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Lawmakers In Rhode Island And Hawaii Will Hear Testimony On New Cannabis-Related Bills

Rhode Island lawmakers will hear testimony on numerous marijuana bills this Wednesday, February 27 in the State House.

The ‘Marijuana Regulation, Control and Taxation Act’, or House Bill 5274, was introduced earlier this month by State Rep. Edith Ajello (D-Providence) to legalize, regulate and tax cannabis sales for adults 21 and over. If the bill passes, it would remove penalties for the possession of up to one ounce of cannabis, and allow for up to three mature plants in an enclosed, locked space. The bill aims to reduce the presene of cannabis in the black market by establishing a system to regulate and tax the sale of the substance, similar to alcohol.

“Regulating marijuana like alcohol will take marijuana sales off the street and put them in the hands of legitimate businesses that would face real disincentives for selling to minors.” – State Rep. Edith Ajello

Licensed retail stores will also be forced to pay an excise tax of up to $50 per ounce on wholesale purchases. “These new businesses will also create jobs and generate much needed new tax revenue,” Ajello stated at the bills introduction.

House Bills 5063, 5325 and 5437 will also be heard out during Wednesday’s meeting with lawmakers. The first two bills would add Salvia and other synthetic cannabinoids to the list of Schedule I drugs, and 5437 would give landlords the option not to lease or rent their property to medical marijuana cardholders who wish to cultivate on their property.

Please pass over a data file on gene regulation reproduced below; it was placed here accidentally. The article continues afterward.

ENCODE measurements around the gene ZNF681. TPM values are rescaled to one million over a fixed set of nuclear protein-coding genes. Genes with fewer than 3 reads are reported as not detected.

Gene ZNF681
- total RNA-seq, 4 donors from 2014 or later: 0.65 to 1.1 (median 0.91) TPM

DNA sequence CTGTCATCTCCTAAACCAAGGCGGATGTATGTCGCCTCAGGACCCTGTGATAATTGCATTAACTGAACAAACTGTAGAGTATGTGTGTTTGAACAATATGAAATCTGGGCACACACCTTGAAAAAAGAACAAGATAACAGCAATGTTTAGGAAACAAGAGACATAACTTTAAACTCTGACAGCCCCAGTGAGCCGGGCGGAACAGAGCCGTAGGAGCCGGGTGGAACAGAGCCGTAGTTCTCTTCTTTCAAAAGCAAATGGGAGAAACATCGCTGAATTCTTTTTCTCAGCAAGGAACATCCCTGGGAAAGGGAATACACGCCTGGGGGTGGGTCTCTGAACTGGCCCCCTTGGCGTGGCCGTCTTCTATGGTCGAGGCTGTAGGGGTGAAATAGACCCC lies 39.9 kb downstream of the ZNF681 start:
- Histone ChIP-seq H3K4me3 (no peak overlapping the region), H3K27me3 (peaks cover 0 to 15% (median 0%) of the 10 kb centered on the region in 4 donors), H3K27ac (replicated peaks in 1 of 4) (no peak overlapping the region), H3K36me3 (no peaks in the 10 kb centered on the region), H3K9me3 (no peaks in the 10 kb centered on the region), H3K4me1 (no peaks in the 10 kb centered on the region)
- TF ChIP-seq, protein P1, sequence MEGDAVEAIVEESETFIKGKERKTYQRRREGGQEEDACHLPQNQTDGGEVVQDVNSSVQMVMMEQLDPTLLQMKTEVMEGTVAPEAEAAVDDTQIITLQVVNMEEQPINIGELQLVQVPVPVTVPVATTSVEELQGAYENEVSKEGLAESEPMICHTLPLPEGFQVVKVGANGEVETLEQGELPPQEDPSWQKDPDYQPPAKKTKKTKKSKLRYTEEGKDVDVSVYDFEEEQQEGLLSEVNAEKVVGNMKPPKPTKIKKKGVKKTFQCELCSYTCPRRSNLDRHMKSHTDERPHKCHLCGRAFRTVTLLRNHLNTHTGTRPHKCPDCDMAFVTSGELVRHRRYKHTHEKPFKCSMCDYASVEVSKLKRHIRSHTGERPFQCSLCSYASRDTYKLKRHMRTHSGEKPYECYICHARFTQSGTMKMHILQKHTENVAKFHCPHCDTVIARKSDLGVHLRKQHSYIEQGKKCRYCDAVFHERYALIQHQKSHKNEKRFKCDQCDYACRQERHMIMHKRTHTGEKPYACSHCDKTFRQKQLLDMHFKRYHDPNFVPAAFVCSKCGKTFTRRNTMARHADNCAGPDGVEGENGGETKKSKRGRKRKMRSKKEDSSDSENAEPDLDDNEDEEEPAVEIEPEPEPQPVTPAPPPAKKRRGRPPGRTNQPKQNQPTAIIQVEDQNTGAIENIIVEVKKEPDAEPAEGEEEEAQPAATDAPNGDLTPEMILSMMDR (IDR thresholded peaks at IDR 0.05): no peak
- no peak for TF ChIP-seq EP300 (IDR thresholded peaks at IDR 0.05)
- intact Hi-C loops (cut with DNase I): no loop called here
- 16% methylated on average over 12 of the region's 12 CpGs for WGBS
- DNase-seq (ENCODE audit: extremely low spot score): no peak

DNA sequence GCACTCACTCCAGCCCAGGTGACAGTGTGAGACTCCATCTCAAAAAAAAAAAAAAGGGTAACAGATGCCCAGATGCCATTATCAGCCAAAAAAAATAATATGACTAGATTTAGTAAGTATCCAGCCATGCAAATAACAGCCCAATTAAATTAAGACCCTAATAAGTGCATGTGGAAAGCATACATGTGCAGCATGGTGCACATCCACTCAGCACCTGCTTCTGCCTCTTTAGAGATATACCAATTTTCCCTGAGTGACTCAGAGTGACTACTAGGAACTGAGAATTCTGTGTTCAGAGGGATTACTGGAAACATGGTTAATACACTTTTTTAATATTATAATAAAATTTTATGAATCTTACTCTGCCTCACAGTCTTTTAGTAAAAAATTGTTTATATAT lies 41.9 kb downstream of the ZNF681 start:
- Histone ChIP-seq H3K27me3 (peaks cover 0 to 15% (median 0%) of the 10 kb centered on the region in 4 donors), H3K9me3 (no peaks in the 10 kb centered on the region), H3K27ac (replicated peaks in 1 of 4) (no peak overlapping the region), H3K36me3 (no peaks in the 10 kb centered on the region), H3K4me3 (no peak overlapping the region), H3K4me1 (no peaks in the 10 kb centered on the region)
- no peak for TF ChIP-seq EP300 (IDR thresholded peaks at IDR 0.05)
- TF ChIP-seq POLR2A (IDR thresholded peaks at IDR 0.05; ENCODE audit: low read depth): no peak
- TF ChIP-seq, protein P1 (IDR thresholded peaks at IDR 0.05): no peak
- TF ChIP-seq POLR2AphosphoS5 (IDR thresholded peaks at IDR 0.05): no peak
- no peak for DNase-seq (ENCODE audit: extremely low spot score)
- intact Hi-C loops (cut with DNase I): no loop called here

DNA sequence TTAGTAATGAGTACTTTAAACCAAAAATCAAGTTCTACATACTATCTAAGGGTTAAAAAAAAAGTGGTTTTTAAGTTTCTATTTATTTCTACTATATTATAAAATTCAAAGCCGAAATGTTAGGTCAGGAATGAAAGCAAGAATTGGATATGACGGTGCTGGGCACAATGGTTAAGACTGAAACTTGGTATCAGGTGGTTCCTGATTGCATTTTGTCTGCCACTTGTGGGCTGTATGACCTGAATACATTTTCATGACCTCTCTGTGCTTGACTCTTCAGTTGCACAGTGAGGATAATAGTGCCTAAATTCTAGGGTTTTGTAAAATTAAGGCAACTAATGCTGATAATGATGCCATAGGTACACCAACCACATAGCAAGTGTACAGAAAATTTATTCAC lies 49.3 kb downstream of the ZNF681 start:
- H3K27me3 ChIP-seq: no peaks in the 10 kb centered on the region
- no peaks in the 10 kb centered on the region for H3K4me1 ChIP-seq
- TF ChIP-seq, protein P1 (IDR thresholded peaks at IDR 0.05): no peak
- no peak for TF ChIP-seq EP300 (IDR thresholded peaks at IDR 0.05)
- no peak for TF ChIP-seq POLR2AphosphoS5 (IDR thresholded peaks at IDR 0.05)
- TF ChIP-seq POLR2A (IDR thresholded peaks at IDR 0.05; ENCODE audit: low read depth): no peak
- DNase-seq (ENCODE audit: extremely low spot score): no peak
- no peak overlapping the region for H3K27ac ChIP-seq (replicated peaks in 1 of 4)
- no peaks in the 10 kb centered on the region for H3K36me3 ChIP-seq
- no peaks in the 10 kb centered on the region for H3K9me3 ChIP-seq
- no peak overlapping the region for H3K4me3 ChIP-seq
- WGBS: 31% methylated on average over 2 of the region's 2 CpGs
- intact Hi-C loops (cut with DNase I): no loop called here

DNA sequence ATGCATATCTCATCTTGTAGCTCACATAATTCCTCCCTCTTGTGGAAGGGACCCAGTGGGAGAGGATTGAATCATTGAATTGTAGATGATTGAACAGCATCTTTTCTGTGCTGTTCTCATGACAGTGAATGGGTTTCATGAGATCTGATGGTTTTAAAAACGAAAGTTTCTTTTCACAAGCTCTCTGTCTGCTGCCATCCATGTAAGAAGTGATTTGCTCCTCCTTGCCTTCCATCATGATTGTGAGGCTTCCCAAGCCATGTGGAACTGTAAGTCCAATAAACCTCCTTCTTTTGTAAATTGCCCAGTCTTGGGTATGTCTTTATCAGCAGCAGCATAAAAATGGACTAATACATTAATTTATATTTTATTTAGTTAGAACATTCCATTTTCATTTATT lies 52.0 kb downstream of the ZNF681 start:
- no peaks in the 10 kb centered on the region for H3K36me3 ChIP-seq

The list of bills scheduled for testimony can be found here. If Ajello’s HB 5274 passes, Rhode Island will become the third fully legalized state, and the first state to end prohibition of cannabis at the State House. If the bill fails, analogous legislation will be introduced for lawmakers to vote on by early next year.

Hawaiian lawmakers will hear testimony on February 26.

hawaiiflagHawaiian lawmakers will hear testimony on a bill this morning that aims to decriminalize minor possessions of cannabis to a $100 fine-only offense. Currently the possession of up to one ounce is considered a criminal misdemeanor, punishable by up to 30 days in jail and a $1,000 fine. The meeting to hear testimony on Senate Bill 472 is scheduled for 10:00 am HST in the State Capitol, Conference Room 16.

QMark Research, a reputable local polling firm, conducted a statewide poll of over 600 Hawaiian voters between November 19 and December 4, 2012. The findings showed that 57% favor legalization, 69% support decriminalization, and a whopping 78% of Hawaiians support the establishment of a regulated system of dispensaries to sell medical marijuana. The same study found that by decriminalizing cannabis, Hawaii could save $9 million in law enforcement cots and an estimated $11 million in yearly revenues could be added by legalizing and taxing it.


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